The black-and-white houses in Singapore range in size from two bed room apartments to large grand homes that are more like country estates. They all offer larger rooms than modern builds, they usually have more space and always have a sense of heritage. They do require a lot maintenance and some in initial set-up costs especially if you want a pool, air-conditioners or a more modern kitchen. We meet a Belgian family who have made this beautiful and huge house in Alexandra Park their home.
Who lives here: Charlotte, Tom, Anton (16), Juliet (14), Pippa (11), Ileen (their helper of six years) and Jackson the Golden Retriever
Time in Singapore: Three years
Size and type of home: A ten room colonial black-and-white home
Décor style: European tropical
The Van Gyseghem-Peters family home is impressive. It’s located in the low-key residential pocket of Alexandra Park, and if you didn’t purposely go for a drive around its leafy streets, you wouldn’t even know there were houses here.
I meander down the driveway, taking in the vastness of the house and property, then knock on the open door. Nothing. I knock again. Nothing. Again, I knock and shout “hello” as loud as my British-Australian politeness will let me. I can hear people inside. I wait a little while and try again.
After what seems like an eternity (in reality, a few minutes), a tall and elegant-looking lady click-clacks down the stairs in a fabulous pair of green heels.
Charlotte Peters doesn’t look like a mother of three teenage children who runs an international recruitment company. She’s immaculate, open and friendly, and we’re soon laughing that her house is just too big to hear anyone at the front door.
After water, tea and alcoholic drinks are offered (I choose the water option this time, as it’s a Thursday!), we settle into the family room. Jackson the Golden Retriever makes his presence known, and I am temporarily distracted by scratching the ears attached to his fluffy, 10-kilogram head that’s resting on my lap.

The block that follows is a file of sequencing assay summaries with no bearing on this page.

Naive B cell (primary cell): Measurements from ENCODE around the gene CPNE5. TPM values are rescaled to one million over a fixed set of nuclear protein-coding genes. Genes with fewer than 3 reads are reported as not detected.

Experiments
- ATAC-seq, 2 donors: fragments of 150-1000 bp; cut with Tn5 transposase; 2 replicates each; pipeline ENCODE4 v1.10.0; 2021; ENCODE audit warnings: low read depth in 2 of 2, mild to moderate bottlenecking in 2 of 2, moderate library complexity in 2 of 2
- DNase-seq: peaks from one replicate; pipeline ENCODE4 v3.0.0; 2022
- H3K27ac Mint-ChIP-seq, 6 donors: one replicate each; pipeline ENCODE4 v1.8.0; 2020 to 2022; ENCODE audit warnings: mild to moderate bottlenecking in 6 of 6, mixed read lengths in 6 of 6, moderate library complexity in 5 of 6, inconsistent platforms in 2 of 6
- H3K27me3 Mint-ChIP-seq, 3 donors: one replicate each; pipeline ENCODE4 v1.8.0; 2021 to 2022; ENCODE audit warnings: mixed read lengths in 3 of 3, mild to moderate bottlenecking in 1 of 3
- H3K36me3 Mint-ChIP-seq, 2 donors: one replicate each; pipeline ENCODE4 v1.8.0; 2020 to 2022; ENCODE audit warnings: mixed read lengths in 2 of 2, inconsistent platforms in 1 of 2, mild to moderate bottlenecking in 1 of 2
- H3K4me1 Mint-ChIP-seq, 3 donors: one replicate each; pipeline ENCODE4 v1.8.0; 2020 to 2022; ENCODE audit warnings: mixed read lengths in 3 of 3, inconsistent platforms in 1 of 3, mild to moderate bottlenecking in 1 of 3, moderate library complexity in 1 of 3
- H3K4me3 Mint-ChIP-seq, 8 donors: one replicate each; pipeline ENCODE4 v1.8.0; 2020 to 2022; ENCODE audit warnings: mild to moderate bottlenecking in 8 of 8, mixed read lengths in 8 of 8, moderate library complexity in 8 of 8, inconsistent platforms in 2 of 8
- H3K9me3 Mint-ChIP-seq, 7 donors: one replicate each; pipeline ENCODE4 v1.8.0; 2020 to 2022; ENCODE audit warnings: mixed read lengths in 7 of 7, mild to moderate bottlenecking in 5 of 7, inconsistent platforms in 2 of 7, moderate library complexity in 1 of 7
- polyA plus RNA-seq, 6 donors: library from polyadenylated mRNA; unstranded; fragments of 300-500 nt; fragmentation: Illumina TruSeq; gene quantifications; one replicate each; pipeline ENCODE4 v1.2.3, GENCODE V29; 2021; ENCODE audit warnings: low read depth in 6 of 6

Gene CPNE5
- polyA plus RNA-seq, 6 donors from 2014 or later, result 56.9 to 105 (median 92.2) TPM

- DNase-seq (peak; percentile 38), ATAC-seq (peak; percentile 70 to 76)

The furniture in the home is diverse and I also notice there is no television. “I think a TV is the ugliest object. And it takes away communication, so we don’t have one in this room,” Charlotte tells me.
We start talking about some of her favourite pieces in the room. “This is a Vitra couch that we’re sitting on. Tom and I got it on sale in Belgium. We queued up outside the store on their annual sale day.” She explains how they’ve come to have such eclectic items: “We like to collect things that we will keep for a long time. And I love that we have a huge house now to put them all in.”
The family were originally looking at a smaller place down the street but the rest of the family said no. “They told me it didn’t have enough rooms for all our guests – I’m always inviting people to stay!” The family is currently hosting a Belgian student who is working for a Belgian chocolate company in Singapore.
Around the House
Charlotte and I take a walk around the house. I knew I should have worn my step-counter today. Although there are 10 rooms that could work as bedrooms, only seven are being used by the family for sleeping. The others are work and relaxation spaces, or just display areas for Charlotte’s collection of chairs and other paraphernalia. “Tom says I have too many chairs, but you always need an extra seat or two when you have people over!”
We tour the bedrooms and office spaces upstairs and, again, I’m amazed by the space. I could literally fit my whole condo into the guest room.
We tiptoe into their master suite, where I can hear Tom on what seems like an intense conference call in his office, just off their bedroom. I sneak a peek into the walk-in wardrobe (which is actually a whole separate room, crowded with clothes racks and shoes); “One of the things about this house is we have no storage space,” Charlotte whispers to me as we creep out.